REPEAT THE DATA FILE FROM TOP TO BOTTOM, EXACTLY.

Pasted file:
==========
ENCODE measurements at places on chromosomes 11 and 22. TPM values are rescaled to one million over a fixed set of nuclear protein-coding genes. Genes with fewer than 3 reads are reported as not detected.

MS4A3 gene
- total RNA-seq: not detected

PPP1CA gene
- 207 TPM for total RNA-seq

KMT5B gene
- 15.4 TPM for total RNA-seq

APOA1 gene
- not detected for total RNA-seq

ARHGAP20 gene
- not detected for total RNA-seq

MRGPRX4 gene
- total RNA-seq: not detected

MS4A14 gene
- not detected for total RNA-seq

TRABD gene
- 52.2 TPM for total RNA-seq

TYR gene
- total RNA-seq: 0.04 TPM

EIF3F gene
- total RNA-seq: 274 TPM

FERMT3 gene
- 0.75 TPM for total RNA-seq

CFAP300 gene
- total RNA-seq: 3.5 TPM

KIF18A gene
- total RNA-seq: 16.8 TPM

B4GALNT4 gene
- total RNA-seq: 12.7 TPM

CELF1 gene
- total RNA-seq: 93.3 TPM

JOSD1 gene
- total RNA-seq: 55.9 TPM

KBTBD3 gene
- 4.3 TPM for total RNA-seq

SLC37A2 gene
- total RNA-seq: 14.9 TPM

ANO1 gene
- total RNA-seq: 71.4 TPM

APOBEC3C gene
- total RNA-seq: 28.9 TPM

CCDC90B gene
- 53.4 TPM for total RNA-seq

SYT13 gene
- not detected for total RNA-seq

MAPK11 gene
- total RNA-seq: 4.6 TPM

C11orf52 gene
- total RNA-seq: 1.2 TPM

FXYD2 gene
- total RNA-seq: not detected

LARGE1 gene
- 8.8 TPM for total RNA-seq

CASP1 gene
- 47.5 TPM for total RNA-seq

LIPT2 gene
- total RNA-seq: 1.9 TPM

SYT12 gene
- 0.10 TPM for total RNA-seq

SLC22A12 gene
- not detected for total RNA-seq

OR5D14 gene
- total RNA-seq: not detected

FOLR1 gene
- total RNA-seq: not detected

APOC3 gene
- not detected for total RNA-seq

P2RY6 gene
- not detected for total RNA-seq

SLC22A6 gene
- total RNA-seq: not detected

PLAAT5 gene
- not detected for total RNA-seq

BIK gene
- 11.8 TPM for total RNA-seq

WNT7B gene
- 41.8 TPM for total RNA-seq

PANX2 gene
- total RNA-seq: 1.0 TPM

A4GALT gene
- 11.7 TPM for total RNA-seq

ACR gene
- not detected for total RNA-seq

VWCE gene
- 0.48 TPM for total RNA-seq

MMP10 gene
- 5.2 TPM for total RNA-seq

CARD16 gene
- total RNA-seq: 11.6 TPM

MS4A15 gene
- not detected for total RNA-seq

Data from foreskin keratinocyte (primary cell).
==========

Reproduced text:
ENCODE measurements at places on chromosomes 11 and 22. TPM values are rescaled to one million over a fixed set of nuclear protein-coding genes. Genes with fewer than 3 reads are reported as not detected.

MS4A3 gene
- total RNA-seq: not detected

PPP1CA gene
- 207 TPM for total RNA-seq

KMT5B gene
- 15.4 TPM for total RNA-seq

APOA1 gene
- not detected for total RNA-seq

ARHGAP20 gene
- not detected for total RNA-seq

MRGPRX4 gene
- total RNA-seq: not detected

MS4A14 gene
- not detected for total RNA-seq

TRABD gene
- 52.2 TPM for total RNA-seq

TYR gene
- total RNA-seq: 0.04 TPM

EIF3F gene
- total RNA-seq: 274 TPM

FERMT3 gene
- 0.75 TPM for total RNA-seq

CFAP300 gene
- total RNA-seq: 3.5 TPM

KIF18A gene
- total RNA-seq: 16.8 TPM

B4GALNT4 gene
- total RNA-seq: 12.7 TPM

CELF1 gene
- total RNA-seq: 93.3 TPM

JOSD1 gene
- total RNA-seq: 55.9 TPM

KBTBD3 gene
- 4.3 TPM for total RNA-seq

SLC37A2 gene
- total RNA-seq: 14.9 TPM

ANO1 gene
- total RNA-seq: 71.4 TPM

APOBEC3C gene
- total RNA-seq: 28.9 TPM

CCDC90B gene
- 53.4 TPM for total RNA-seq

SYT13 gene
- not detected for total RNA-seq

MAPK11 gene
- total RNA-seq: 4.6 TPM

C11orf52 gene
- total RNA-seq: 1.2 TPM

FXYD2 gene
- total RNA-seq: not detected

LARGE1 gene
- 8.8 TPM for total RNA-seq

CASP1 gene
- 47.5 TPM for total RNA-seq

LIPT2 gene
- total RNA-seq: 1.9 TPM

SYT12 gene
- 0.10 TPM for total RNA-seq

SLC22A12 gene
- not detected for total RNA-seq

OR5D14 gene
- total RNA-seq: not detected

FOLR1 gene
- total RNA-seq: not detected

APOC3 gene
- not detected for total RNA-seq

P2RY6 gene
- not detected for total RNA-seq

SLC22A6 gene
- total RNA-seq: not detected

PLAAT5 gene
- not detected for total RNA-seq

BIK gene
- 11.8 TPM for total RNA-seq

WNT7B gene
- 41.8 TPM for total RNA-seq

PANX2 gene
- total RNA-seq: 1.0 TPM

A4GALT gene
- 11.7 TPM for total RNA-seq

ACR gene
- not detected for total RNA-seq

VWCE gene
- 0.48 TPM for total RNA-seq

MMP10 gene
- 5.2 TPM for total RNA-seq

CARD16 gene
- total RNA-seq: 11.6 TPM

MS4A15 gene
- not detected for total RNA-seq

Data from foreskin keratinocyte (primary cell).